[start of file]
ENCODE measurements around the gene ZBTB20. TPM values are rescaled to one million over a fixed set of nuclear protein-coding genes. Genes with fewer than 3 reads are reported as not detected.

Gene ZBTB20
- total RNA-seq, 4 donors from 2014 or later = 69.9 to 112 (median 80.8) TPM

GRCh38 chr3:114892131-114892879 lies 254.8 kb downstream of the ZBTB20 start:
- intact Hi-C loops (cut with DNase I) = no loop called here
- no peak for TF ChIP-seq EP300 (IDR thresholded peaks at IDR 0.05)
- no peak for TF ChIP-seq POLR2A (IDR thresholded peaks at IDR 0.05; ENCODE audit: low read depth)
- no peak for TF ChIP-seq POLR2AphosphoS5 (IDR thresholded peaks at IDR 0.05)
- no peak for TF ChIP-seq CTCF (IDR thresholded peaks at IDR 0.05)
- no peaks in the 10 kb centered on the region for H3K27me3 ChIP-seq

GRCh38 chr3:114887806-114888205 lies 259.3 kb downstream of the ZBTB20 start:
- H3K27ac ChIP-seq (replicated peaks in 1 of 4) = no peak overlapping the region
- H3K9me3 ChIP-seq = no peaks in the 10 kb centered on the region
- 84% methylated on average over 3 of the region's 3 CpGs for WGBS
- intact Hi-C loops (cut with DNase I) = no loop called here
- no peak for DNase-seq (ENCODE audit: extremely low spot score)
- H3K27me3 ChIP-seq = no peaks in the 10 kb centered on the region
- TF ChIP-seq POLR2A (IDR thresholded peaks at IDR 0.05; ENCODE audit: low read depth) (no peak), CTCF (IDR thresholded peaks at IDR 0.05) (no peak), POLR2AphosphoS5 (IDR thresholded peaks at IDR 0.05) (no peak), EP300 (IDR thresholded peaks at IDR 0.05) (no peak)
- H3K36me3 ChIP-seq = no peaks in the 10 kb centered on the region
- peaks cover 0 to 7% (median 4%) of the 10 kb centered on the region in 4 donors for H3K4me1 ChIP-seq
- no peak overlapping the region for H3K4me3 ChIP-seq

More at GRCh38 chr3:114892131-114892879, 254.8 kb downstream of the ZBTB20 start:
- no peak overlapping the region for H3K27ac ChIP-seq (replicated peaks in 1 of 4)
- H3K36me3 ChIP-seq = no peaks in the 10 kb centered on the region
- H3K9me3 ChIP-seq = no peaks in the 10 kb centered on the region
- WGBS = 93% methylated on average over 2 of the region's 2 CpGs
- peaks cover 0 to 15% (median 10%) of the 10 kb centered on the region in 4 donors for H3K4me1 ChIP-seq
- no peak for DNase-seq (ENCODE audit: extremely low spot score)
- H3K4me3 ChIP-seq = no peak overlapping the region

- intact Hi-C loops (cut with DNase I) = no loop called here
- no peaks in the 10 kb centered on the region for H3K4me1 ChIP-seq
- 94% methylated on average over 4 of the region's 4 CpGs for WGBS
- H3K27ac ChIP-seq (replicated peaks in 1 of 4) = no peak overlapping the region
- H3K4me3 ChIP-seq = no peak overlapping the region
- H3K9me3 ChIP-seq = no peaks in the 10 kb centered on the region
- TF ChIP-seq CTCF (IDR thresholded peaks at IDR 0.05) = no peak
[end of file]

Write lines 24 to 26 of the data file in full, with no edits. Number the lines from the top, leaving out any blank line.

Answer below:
- H3K36me3 ChIP-seq = no peaks in the 10 kb centered on the region
- H3K9me3 ChIP-seq = no peaks in the 10 kb centered on the region
- WGBS = 93% methylated on average over 2 of the region's 2 CpGs